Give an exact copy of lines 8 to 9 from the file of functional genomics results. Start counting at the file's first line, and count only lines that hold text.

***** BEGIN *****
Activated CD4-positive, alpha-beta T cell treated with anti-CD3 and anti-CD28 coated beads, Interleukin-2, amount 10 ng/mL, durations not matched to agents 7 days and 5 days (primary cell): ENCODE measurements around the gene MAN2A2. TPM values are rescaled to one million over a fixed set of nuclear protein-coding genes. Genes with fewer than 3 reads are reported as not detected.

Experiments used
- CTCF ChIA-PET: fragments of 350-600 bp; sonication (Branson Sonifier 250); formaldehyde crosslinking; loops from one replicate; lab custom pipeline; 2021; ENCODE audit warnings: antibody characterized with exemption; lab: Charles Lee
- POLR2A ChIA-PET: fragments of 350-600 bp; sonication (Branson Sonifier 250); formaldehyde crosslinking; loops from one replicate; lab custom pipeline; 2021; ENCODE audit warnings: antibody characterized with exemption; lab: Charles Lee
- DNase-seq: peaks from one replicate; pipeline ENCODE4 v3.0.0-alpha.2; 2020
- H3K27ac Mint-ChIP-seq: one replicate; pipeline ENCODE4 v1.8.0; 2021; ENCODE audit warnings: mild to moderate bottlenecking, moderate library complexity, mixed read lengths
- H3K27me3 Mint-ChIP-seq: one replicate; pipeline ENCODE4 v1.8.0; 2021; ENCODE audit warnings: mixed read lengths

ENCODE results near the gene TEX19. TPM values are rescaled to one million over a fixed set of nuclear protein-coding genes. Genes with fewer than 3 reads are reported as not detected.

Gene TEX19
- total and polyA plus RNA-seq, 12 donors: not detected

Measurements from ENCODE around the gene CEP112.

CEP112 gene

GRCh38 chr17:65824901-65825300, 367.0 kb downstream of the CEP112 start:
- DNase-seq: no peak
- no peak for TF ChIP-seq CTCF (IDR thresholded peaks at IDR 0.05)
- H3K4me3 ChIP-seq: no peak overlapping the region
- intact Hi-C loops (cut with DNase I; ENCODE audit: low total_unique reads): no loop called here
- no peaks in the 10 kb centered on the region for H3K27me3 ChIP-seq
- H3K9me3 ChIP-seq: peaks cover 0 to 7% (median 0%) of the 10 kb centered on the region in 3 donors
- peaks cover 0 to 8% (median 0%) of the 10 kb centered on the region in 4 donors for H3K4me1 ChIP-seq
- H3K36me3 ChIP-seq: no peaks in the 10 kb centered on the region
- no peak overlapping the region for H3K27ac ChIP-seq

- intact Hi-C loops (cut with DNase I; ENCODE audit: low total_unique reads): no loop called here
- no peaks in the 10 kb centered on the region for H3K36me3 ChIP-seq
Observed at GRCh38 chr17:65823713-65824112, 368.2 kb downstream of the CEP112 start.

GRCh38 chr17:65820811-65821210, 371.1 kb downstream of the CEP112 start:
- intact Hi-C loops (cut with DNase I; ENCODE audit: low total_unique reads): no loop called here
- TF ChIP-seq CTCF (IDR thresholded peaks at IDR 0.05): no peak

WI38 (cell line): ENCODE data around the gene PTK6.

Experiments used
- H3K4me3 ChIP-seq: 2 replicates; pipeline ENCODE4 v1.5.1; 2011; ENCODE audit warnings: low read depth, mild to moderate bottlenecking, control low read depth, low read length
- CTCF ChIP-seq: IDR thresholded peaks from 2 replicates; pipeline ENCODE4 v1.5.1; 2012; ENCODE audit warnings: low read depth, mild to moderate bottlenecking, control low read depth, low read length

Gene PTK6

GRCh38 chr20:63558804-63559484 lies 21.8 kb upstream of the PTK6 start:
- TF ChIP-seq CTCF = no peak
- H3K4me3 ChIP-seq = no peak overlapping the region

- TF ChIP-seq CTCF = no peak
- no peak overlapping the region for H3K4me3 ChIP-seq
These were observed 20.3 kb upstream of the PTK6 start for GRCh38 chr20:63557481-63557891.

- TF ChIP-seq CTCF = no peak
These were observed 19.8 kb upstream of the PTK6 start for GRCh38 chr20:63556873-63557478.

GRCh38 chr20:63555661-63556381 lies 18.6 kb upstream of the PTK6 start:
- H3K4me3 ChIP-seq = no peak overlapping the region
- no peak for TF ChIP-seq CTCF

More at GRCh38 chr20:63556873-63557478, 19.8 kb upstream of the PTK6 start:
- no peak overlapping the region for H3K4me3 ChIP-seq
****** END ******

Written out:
ENCODE results near the gene TEX19. TPM values are rescaled to one million over a fixed set of nuclear protein-coding genes. Genes with fewer than 3 reads are reported as not detected.

Gene TEX19